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Cindy M.
6 years ago

Its a dream shared by many.

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Mary G.
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Mary G.
6 years ago

Nathan Winograd's dream to "create an army of compassion" is a lovely one, and a "grassroots movement of pet-loving citizens around the country demanding cities to embrace new models of sheltering" is a wonderful idea and can possibly make some inroads towards the dream of No Kill, yet I believe that our country will not become a completely No Kill nation until ALL pets are spayed/neutered and until we do away with pet stores and their inhumane suppliers--puppy mills, i.e., puppy farms. At least at long last we are on the right road, but I fear that it remains a long hard one to follow.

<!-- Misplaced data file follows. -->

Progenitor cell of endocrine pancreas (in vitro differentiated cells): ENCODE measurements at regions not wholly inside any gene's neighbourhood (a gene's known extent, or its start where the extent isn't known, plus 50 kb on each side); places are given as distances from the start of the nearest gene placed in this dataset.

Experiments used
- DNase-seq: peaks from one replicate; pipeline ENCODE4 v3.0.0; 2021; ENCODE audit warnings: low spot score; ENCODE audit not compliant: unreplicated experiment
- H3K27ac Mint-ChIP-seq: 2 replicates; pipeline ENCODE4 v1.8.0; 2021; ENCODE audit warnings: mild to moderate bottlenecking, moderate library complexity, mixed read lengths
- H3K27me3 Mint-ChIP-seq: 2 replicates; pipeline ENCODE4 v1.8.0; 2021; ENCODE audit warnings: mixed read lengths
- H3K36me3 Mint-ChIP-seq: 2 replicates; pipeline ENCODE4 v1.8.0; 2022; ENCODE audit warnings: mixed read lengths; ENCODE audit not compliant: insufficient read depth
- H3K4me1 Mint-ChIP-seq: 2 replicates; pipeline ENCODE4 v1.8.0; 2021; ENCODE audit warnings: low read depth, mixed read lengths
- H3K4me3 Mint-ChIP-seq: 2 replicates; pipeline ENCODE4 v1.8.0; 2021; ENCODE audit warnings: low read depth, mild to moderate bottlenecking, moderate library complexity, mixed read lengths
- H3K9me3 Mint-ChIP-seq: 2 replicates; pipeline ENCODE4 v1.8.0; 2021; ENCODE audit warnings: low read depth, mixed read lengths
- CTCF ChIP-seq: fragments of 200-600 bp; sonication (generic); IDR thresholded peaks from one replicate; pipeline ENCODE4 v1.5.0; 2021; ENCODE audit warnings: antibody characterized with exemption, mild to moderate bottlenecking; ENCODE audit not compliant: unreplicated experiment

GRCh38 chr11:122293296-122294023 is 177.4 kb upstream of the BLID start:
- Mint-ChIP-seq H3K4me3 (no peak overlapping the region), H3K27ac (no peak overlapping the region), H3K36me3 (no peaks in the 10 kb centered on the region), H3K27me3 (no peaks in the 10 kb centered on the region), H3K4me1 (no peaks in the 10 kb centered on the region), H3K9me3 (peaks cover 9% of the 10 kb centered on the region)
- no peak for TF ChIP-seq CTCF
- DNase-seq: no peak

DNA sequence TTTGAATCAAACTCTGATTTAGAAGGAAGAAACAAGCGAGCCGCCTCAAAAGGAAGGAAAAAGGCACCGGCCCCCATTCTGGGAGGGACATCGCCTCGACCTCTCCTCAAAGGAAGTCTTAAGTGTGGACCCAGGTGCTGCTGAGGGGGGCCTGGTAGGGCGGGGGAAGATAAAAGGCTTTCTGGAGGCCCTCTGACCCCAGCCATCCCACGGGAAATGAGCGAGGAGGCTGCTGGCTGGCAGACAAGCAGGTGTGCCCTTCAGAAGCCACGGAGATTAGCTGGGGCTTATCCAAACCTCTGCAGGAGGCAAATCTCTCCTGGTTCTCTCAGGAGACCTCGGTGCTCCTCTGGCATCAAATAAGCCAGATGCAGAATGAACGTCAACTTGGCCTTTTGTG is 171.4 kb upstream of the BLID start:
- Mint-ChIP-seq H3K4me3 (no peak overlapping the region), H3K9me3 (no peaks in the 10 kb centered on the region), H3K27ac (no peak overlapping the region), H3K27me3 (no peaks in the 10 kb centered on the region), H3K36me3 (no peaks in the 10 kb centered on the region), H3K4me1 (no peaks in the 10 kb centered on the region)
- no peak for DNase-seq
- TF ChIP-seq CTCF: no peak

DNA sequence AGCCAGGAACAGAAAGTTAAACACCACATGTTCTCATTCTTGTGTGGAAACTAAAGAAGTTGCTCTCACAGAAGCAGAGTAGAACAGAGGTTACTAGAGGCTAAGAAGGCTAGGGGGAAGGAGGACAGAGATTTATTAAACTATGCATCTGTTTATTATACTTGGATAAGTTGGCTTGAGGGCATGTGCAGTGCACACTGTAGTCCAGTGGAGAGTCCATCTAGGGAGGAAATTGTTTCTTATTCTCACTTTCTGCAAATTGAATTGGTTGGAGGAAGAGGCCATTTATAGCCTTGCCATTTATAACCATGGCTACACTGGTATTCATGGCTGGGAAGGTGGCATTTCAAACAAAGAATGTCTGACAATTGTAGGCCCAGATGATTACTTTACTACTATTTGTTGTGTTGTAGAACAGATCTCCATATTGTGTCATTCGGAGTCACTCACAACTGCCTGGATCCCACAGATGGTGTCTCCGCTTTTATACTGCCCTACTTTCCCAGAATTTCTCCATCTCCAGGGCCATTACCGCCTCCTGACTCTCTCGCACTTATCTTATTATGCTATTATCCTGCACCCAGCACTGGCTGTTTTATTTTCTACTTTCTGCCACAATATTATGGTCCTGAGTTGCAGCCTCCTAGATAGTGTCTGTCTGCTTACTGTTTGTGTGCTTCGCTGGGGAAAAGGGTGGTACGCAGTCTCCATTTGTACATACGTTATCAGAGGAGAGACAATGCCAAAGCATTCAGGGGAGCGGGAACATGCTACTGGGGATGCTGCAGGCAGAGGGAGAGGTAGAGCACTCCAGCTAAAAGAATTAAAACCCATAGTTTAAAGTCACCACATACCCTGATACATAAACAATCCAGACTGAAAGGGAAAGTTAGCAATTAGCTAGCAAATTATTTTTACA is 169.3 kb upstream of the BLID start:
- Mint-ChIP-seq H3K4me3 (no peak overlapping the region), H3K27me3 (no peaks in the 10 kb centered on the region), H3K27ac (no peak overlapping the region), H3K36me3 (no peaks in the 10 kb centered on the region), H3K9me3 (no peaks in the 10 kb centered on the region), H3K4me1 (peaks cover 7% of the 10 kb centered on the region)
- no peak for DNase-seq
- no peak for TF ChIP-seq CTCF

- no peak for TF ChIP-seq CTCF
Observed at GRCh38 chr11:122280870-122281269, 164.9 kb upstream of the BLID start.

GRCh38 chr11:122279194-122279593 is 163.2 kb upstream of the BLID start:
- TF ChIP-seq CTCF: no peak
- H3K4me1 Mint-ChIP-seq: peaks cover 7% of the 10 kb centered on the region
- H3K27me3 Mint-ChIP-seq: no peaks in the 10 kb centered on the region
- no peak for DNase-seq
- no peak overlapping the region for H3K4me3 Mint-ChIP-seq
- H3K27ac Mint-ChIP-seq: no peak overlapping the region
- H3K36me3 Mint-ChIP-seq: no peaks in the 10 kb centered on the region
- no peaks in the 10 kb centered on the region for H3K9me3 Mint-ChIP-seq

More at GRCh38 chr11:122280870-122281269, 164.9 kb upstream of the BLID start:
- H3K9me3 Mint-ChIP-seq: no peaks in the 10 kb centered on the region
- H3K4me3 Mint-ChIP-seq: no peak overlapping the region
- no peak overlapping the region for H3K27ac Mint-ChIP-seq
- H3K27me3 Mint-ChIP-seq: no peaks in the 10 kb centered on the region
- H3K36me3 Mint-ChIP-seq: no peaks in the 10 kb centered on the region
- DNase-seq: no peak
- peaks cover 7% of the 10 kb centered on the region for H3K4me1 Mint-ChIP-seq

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Matt A.
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Matt A.
6 years ago

I believe if cities made more of a true effort, it wouldn't be as impossible as many people think. The reason it doesn't work for most areas is they are treating the symptom, not the problem. The symptom is, too many animals not enough families. The problem is, people aren't educated on spaying and neutering their pets, society still encourages breeding your pets and selling the puppies, and pet stores (and the puppy mills they support) are still a nationwide thing. People fall in love with puppies and kittens cause they are so damn cute, then don't know what to do with them. If more cities would focus on spaying and neutering, and passing laws about pet store animals and puppy mills, as well as trap-neuter-return programs, we would see the day when no-kill would someday become the national norm. Unless entire cities embrace the idea that it CAN be done, you will be left with large cities, and only small groups working on educating and sterilizing, just like most are now.